This is a guest post on trading from Tusk Trader (check out the newly launched site: www.TuskFund.com), an experienced Bay Street trader who will be writing here until Tusk’s own blog is set up. Tusk had a front row seat to the twists, turns, and almost collapse of our capital market systems a few years ago and provides a unique perspective you won’t find anywhere else. For most people, financial literacy is the elephant in the room. Let Tusk Trader help change that. If you are on twitter, make sure to follow Tusk at @TuskTrader
High Frequency Trading. A very large topic, with more nuances, sub-topics and Street opinions than a conversation about Tebow. High Frequency Trading is a contentious issue with many variables that cannot completely be viewed in isolation. I hope this is just the start of a longer conversation about a complicated trading issue.
First, I want to get everyone up to speed on what High Frequency Trading (HFT) is. HFT computer programs generate buy and sell orders at lightening speed as the HFT program reacts to market data that is constantly changing. These orders are inputted at such a rapid speed that trades generated by a human have zero chance of competing (getting the fill first) and the average computer generated orders (a non HFT one) will also get left in the dust. The timing is calculated down to the millisecond. HFT trading occurs in equities, commodities, ETF’s and almost all things traded electronically. These orders can be generated from things like movements in an order book, or produced while following and tracking information from another market or indices that a particular stock is connected to.
Not all computer trading programs are HFT. And not all HFT programs are predatory. The issues surrounding HFT usually stems from the fact that it only takes one predatory HFT program on a stock to dramatically affect how the trading is occurring on that particular stock. On an average day on a trading floor, 80% of swearing by a trader is now directed at this type of program that he or she encounters in their day.
There is one specific type of HFT program I would like to shed some light on and to pose some questions about; The HFT programs that are only about providing liquidity to collect credits. These programs (and there are frankly a lot of them out there) have a singular goal to accumulate credits. When you trade passively on many electronic exchanges, you get a credit and when you trade aggressively, you pay a fee. (These fees and credits are separate from any charges accumulated by the at home investor trading through a platform). The HFT programs are designed to follow and react to orders in the order book on a stock so that the program is able to step in first and be filled passively. This forces others to trade aggressively when they otherwise would have been able to trade passively. These fees and credits have been around for a long time at varying amounts. I am, as a trader, okay with the idea of being rewarded for being passive. When placing an order in passively you are providing liquidity to someone else. Receiving credits makes sense when there is a decision a market participant has to make about placing an order that has a bigger purpose than just getting a credit.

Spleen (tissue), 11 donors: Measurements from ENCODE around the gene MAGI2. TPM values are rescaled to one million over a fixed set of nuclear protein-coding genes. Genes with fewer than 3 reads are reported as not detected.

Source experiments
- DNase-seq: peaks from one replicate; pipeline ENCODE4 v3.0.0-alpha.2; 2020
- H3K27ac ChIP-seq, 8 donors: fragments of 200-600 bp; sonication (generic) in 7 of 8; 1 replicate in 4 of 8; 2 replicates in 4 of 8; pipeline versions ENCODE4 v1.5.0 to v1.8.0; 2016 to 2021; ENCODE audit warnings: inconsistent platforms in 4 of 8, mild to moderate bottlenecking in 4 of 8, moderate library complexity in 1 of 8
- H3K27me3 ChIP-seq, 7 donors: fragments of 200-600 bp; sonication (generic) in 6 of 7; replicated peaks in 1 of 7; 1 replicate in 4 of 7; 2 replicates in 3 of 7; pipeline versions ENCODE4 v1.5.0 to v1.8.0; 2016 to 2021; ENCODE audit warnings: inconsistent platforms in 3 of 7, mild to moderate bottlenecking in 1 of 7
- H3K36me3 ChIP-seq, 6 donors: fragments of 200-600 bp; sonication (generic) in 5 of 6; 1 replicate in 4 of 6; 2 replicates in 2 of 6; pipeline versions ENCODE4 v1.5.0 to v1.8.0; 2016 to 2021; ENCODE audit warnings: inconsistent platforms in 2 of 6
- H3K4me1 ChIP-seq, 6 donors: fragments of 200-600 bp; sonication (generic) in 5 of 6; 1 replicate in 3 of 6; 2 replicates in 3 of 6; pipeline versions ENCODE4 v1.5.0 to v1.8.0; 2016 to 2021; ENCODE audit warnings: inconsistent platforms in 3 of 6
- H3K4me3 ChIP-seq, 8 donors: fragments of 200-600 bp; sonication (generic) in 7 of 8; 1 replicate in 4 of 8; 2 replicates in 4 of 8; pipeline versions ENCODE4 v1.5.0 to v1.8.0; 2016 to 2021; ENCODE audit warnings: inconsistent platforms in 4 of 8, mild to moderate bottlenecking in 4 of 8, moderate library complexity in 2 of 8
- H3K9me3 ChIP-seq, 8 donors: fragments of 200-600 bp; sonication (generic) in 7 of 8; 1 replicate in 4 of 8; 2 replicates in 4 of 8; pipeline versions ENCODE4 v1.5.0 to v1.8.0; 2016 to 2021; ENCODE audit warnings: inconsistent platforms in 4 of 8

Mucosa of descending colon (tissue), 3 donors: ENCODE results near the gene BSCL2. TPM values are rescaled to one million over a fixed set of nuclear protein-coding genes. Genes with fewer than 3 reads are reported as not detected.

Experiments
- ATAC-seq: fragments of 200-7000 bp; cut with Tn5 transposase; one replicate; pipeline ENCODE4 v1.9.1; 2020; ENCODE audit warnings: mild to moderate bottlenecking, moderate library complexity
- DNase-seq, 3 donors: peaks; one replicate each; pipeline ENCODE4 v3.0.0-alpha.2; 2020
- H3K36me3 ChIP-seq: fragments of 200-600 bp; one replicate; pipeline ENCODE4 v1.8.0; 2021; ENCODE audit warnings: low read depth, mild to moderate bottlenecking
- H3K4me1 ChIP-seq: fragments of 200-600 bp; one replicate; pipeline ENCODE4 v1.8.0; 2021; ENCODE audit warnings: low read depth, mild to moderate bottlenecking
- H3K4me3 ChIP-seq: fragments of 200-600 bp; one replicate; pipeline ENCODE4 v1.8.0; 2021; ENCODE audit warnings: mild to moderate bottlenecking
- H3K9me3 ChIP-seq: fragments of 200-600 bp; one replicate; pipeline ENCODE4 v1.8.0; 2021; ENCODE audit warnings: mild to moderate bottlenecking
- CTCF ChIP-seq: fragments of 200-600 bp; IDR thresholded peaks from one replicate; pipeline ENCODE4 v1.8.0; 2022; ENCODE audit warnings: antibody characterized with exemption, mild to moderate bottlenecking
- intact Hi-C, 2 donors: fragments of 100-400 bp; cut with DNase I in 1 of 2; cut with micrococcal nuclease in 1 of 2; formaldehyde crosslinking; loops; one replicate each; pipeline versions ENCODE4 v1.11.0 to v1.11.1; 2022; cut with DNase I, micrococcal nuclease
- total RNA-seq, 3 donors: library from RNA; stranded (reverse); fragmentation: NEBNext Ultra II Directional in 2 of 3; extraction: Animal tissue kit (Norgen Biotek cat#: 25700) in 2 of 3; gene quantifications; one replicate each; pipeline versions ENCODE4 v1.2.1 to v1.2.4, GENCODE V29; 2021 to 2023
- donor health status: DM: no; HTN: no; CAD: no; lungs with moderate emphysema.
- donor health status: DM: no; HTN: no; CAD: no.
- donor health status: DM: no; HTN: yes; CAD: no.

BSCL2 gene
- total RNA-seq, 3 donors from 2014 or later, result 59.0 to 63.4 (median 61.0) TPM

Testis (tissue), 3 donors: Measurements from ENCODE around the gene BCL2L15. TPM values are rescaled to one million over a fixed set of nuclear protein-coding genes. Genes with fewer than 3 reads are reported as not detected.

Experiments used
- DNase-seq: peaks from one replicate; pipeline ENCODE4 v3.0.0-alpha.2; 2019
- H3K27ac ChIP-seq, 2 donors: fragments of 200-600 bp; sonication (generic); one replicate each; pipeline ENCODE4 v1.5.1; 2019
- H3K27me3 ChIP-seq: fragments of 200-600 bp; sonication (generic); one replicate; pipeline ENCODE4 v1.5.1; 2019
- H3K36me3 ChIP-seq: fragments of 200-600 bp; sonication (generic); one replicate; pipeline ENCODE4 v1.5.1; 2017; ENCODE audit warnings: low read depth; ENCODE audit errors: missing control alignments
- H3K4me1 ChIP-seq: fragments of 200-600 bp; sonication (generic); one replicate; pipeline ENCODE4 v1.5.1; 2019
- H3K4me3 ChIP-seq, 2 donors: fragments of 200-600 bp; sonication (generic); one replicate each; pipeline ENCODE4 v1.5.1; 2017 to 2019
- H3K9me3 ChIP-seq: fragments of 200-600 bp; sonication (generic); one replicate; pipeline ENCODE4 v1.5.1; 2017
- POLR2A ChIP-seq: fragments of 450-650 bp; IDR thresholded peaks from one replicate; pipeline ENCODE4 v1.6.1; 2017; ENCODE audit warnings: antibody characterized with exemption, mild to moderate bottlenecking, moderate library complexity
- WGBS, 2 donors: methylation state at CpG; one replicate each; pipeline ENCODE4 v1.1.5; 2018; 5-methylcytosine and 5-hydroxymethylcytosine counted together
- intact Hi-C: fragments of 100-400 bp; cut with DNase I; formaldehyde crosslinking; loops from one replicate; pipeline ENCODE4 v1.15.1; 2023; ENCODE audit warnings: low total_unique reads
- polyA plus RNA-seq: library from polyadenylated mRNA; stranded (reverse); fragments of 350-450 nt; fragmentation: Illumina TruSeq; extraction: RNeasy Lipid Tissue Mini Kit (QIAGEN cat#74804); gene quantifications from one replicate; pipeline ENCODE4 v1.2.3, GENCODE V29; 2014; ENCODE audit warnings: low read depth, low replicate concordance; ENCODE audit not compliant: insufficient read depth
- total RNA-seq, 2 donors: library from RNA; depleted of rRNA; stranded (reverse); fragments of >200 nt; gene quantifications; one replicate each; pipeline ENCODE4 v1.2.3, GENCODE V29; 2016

The questions I pose, however, are:
- Where is this money for the credits coming from?
- Who is the ultimate payee of these credits and are these market participants receiving the benefit of paying that fee which is ending up as profit to the HFT firms?
- What fees are being charged to other market participants so that High Frequency Trading programs can trade to solely collect credits and not actual trading profits?
Many of these programs are predatory to the extent that they are out right manipulating the market. That needs to stop. I wonder how much market liquidity would be lost if aggressive fees were lowered to a fraction of what they are now and passive credits were zero. Would the markets function and have better flow if the goal of every trade was to actually get filled at the price, not to receive a credit for doing so?
HFT programs need to dominate a lot of the activity to collect the credits and be profitable. It is not an exaggeration to say that 30% or more of all traded volume currently comes from some type of HFT program. At any given time, up to 70% of orders in a trading book are generated from HFT programs like this. How much volume would the markets be left with if these programs disappeared? Is forcing everyone else to pay fees so that there is a big enough pool to collect credits from reasonable? How much liquidity is being provided? Do these HFT programs scare off real volume that could be in the market at a lower fee for all?
I am sure some of you are frustrated by the number of questions and lack of answers, but that is a reflection of the current market reaction to HFT’ing. Most of these questions have no definitive answer. It will take regulatory and exchange related changes for the answers to become clear.
My chief concern is that the people paying the aggressive fees are not getting any benefit. The people funding the credits should be the ultimate benefactors of it, and I don’t think they are with HFT’ing in its current form.
*To trade passively is to place your order in the order book, outside of where it is currently trading, and to wait to be filled. To trade aggressively is to hit or take out orders in the order book and hence, be filled immediately.